What Irish People Really Eat On St. Patrick's Day

It's often said that everyone is at least a little bit Irish on St. Patrick's Day, and across America, it's certainly a giant celebration of green beer and tiny leprechauns. No St. Patrick's Day in America would be complete without a dinner of corned beef and cabbage (probably served at the local pub), but that's not quite as Irish as you think it is. That dish actually comes from the early days of Irish immigrants in America, not the old country itself. Head over to Ireland and you'll certainly find all sorts of parades, festivals, live music, and street carnivals, but you definitely won't find any corned beef on the table — and there won't be any green beer, either (sorry!). An Irish St. Patrick's Day meal revolves around staple ingredients that have remained part of the Irish tradition for generations. It's not what you're probably expecting, but that doesn't mean that it's boring!

Irish bacon

When Americans hear the word "bacon," our thoughts are filled with the idea of crispy strips of pig-sourced goodness. They're the stuff of BLTs and burgers, but head to Ireland and you'll find the number one meat of St. Patrick's day is bacon that's so different, it's worth talking about a bit.

Bacon is loosely defined as meat that's cut from parts of the pig that aren't the legs (that's gammon), and it typically comes from the loin, belly, or collar. When it comes to St. Patrick's Day, almost every restaurant and countless dinner tables in Ireland will be serving up a loin of bacon. For a super-traditional version of this, check out this recipe from the Irish Food Board for Loin of Bacon with Creamy Cabbage and Champ. The loin is boiled based on weight and seasoned with things like peppercorns and mustard. Later, it's glazed with vinegar, honey, more mustard, rosemary, and sage. Cooked cabbage is a staple side dish, and as for champ, that's mashed potatoes with scallions, milk, and butter.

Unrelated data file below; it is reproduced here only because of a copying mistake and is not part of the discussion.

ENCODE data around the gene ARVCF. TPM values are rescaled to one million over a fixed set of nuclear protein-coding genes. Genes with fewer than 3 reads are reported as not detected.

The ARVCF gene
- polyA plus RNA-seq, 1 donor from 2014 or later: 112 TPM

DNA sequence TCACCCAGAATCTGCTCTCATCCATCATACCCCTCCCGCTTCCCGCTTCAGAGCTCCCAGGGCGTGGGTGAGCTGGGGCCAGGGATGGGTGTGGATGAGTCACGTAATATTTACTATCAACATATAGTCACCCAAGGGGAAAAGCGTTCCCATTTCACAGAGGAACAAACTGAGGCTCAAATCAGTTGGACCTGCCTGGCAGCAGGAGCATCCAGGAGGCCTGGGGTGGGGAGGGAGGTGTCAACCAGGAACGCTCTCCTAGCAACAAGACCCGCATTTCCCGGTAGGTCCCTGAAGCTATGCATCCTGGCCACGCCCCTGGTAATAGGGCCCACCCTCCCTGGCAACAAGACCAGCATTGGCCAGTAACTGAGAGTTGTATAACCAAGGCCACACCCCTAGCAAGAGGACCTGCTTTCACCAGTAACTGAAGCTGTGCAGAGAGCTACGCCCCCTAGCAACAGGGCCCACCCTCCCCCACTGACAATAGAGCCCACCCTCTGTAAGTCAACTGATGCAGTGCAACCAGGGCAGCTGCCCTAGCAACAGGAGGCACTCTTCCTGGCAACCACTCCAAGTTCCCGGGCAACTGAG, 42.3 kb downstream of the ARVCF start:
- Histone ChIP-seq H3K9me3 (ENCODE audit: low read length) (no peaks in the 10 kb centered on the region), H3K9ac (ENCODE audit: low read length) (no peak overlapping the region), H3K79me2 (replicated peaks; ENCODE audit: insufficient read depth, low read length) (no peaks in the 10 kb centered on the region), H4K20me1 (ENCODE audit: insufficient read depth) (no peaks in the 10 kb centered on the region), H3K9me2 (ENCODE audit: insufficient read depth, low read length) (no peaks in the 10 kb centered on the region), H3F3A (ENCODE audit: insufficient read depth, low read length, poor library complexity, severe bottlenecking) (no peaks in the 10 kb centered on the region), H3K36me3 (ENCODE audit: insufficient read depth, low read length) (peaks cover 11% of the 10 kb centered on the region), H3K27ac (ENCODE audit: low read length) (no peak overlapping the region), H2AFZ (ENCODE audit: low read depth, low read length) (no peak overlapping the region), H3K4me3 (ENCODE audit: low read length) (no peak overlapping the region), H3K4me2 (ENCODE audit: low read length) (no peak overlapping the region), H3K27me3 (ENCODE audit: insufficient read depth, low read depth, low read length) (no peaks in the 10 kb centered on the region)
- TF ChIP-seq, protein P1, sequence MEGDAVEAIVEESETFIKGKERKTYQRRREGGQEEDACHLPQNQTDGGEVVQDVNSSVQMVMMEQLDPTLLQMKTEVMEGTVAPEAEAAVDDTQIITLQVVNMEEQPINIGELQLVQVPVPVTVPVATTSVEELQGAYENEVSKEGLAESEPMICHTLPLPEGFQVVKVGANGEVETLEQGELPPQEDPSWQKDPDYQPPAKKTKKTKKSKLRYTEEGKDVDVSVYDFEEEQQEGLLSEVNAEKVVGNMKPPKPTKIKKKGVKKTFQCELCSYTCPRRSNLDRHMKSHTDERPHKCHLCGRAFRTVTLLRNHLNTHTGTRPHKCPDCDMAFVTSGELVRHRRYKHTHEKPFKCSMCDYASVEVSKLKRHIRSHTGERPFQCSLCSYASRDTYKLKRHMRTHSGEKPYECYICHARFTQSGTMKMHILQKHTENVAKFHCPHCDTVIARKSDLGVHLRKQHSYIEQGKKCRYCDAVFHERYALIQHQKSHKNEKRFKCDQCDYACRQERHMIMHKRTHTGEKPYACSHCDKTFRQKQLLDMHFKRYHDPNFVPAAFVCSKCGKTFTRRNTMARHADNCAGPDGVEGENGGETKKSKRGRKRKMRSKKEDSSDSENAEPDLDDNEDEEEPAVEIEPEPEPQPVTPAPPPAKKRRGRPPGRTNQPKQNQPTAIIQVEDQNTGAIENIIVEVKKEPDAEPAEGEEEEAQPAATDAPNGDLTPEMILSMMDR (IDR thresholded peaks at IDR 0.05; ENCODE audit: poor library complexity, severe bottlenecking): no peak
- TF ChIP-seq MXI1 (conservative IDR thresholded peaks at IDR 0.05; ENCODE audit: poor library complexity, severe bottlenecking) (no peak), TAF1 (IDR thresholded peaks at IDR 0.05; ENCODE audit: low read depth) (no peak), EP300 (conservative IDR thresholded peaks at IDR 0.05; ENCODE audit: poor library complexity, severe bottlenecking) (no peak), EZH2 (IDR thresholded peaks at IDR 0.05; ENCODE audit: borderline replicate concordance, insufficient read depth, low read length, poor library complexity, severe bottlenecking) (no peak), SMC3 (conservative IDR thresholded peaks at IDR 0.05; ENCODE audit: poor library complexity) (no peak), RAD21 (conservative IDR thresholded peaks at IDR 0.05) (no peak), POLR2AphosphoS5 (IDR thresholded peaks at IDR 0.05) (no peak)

Lamb stew

St. Patrick's Day heralds spring in Ireland, and with the spring comes thousands of baby lambs, popping up in pastures across the country. It might seem a bit of a challenge to imagine eating those adorable, frolicking little creatures, but lamb stew will be on menus across the country.

Donal Skehan, one of Ireland's biggest food writers and presenters, gives us this incredible traditional recipe for lamb stew. Handed down through his family, it calls for things like onions, celery, carrots, a great heaping of potatoes, and in true Irish fashion, a bunch of butter. Hearty and delicious, the lamb stew wasn't just meant to taste good, it was meant to fill up an entire family as efficiently as possible. Skehan says this recipe is rooted in one that kept generations of his family going, and you'll see why. Best of all, this is one recipe you can serve for St. Patrick's Day and keep in the refrigerator on the off-chance there are any leftovers. It'll taste even more amazing the next day, and nothing will go to waste.

Chicken and leek pie

True traditional Irish food is hot and hearty — it's a nation that takes comfort food to a whole new level. If you've never had chicken and leek pie, St. Patrick's Day is a perfect reason to try it ... and you might find it's earned a new place among your favorites for cold winters and rainy springtime evenings.